[Python-ideas] Message passing syntax for objects

Terry Reedy tjreedy at udel.edu
Tue Mar 19 21:09:44 CET 2013


On 3/18/2013 11:31 PM, Andrew Barnert wrote:

> The idea that message passing is fundamentally different from method
> calling also turned out to be one of those strange ideas, since it
> only took a couple years to prove that they are theoretically
> completely isomorphic—and,

Since the isomorphism is so obvious, I somehow missed that Kay actually 
thought that they were different. I suppose one could have different 
(but isomorphic) mental image models.

For me, the problem with message passing, as usually though of, or 
method calls in their usual syntax, is the breaking of symmetries such 
as the commutivity of number addition. I think of 'a + b' as a message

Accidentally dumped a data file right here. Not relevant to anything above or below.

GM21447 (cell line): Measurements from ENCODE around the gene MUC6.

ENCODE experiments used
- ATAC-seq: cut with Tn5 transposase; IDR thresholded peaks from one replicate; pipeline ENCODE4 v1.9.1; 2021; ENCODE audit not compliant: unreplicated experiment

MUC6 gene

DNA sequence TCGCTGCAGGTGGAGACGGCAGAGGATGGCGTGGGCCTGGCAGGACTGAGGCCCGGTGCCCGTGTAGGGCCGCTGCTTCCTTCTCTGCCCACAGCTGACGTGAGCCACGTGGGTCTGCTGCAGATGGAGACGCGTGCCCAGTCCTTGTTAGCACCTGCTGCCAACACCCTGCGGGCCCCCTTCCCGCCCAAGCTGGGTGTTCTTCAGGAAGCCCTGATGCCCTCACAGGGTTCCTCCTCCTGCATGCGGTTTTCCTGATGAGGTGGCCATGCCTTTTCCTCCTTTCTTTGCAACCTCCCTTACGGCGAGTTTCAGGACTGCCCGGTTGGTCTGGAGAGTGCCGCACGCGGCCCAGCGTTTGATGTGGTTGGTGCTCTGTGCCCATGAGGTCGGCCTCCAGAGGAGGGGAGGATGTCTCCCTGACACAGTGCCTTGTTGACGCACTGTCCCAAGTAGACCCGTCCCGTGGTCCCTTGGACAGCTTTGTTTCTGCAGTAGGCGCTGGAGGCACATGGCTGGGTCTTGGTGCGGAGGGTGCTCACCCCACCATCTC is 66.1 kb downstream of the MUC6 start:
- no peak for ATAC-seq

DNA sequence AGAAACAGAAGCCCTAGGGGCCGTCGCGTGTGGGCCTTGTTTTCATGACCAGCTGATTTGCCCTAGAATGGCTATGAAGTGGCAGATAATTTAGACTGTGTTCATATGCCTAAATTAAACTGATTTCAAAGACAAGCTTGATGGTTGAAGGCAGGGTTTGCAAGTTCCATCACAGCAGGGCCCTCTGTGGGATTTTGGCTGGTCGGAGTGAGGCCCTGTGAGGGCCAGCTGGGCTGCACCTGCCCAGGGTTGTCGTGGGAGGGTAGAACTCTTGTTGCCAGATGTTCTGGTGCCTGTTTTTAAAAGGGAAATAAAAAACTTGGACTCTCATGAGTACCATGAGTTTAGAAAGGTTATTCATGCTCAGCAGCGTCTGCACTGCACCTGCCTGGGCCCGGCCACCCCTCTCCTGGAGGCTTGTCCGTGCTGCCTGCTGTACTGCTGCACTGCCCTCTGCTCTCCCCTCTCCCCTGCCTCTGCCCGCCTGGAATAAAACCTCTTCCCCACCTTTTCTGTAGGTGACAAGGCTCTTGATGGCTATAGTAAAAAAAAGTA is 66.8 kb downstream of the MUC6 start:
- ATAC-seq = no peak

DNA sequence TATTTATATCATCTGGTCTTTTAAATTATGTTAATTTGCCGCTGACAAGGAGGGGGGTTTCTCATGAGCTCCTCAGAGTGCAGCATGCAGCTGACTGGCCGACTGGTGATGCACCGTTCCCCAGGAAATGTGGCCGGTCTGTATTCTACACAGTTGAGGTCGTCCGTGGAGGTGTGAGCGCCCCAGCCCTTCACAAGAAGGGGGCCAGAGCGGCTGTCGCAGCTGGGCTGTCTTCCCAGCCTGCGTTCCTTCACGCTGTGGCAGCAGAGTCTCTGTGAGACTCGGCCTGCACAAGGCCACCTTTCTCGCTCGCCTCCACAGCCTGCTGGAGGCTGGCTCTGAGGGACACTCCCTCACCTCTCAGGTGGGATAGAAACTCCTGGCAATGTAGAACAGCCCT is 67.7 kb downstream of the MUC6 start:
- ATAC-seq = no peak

to the interpreter, as supervisor of Python objects, to add a and b 
together and give me the result. It turns out that a Python interpreter 
does that by calling *either* a.__add__(b) or b.__add__(a) or possibly both.

The advantage of passing messages through a supervisor is that it can 
'supervise' the process. The behavior with binary operators is one 
example. The behavior of len(c) is another. If c.__len__ does not exist, 
(the programmers fault for calling len(c)), it raises one message. If 
c.__len__ does not return a non-negative int, it raises another.

 > for that matter, they're both isomorphic to closures.

Translating into Python, does this refer to the fact that bound methods 
are closures?

> In effect, your "objects" are just single-parameter functions, and
> your "messages" are the call operator.

The proposal seems to be that every object should have a 
single-parameter call method that in turn calls a preferred, default 
single-parameter named method.

For lists: def __call__(self, ob): self.append(ob)
For ints: def __call__(self, other): return self.__add__(other)

That seems useless as a general pattern.

-- 
Terry Jan Reedy





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